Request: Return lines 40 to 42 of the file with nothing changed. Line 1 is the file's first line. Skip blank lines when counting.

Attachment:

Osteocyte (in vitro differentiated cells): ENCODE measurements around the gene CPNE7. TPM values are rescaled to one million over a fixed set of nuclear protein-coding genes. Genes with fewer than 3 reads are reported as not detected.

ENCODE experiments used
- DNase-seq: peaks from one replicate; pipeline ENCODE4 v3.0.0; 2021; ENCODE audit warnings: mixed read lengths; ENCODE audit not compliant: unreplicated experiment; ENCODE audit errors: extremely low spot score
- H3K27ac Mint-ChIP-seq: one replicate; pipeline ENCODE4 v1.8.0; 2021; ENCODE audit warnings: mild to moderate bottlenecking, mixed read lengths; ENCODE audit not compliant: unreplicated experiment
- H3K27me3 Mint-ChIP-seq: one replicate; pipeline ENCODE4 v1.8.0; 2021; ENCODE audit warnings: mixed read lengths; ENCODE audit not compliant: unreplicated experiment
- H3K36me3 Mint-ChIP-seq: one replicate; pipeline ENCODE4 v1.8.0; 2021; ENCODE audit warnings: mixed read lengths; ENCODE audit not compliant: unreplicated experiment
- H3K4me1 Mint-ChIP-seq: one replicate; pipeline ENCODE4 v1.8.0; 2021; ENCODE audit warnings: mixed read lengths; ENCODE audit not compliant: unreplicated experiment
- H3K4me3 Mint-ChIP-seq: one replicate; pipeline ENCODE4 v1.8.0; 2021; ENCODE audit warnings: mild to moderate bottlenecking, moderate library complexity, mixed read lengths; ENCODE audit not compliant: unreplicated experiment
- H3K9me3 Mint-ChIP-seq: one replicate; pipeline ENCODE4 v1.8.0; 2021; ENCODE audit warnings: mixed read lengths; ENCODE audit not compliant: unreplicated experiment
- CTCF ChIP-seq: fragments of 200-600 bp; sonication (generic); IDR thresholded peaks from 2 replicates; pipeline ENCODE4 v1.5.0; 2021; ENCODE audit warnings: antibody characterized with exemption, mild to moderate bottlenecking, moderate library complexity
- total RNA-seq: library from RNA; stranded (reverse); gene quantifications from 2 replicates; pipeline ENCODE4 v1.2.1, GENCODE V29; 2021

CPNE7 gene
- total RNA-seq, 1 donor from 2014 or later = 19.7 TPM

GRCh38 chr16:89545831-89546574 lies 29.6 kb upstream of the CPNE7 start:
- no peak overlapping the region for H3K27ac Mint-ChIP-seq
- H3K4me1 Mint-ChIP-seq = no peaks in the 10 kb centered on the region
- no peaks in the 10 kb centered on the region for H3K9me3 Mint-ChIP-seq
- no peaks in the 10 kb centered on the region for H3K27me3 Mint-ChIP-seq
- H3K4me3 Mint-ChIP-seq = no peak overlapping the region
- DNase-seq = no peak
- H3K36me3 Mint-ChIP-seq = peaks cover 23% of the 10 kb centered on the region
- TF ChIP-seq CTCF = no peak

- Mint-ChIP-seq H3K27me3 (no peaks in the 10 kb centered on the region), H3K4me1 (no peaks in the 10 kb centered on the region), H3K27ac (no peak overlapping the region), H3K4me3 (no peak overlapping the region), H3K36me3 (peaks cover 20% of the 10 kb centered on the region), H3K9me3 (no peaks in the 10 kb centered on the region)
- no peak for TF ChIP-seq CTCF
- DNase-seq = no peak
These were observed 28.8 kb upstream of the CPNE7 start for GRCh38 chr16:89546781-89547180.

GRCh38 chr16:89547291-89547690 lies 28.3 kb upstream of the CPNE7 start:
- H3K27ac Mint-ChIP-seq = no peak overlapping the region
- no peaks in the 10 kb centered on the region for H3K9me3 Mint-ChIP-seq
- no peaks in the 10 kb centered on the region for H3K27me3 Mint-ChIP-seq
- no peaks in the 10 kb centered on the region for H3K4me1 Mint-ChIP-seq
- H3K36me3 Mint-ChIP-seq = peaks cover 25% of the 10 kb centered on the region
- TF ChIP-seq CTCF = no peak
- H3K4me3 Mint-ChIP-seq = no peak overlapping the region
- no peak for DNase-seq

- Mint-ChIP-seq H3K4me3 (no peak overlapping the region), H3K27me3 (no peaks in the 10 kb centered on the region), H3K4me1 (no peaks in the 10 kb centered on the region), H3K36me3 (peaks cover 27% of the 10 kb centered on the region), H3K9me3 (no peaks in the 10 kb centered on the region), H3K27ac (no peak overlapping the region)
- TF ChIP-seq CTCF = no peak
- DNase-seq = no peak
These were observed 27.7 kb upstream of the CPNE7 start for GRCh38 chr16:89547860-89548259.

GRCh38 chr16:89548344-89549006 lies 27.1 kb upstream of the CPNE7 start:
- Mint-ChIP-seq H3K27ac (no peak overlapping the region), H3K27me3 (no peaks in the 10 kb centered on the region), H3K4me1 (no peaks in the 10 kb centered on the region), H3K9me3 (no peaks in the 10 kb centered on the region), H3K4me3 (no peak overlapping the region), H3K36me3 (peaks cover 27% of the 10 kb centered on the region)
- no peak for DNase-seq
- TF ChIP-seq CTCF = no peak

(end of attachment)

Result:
GRCh38 chr16:89548344-89549006 lies 27.1 kb upstream of the CPNE7 start:
- Mint-ChIP-seq H3K27ac (no peak overlapping the region), H3K27me3 (no peaks in the 10 kb centered on the region), H3K4me1 (no peaks in the 10 kb centered on the region), H3K9me3 (no peaks in the 10 kb centered on the region), H3K4me3 (no peak overlapping the region), H3K36me3 (peaks cover 27% of the 10 kb centered on the region)
- no peak for DNase-seq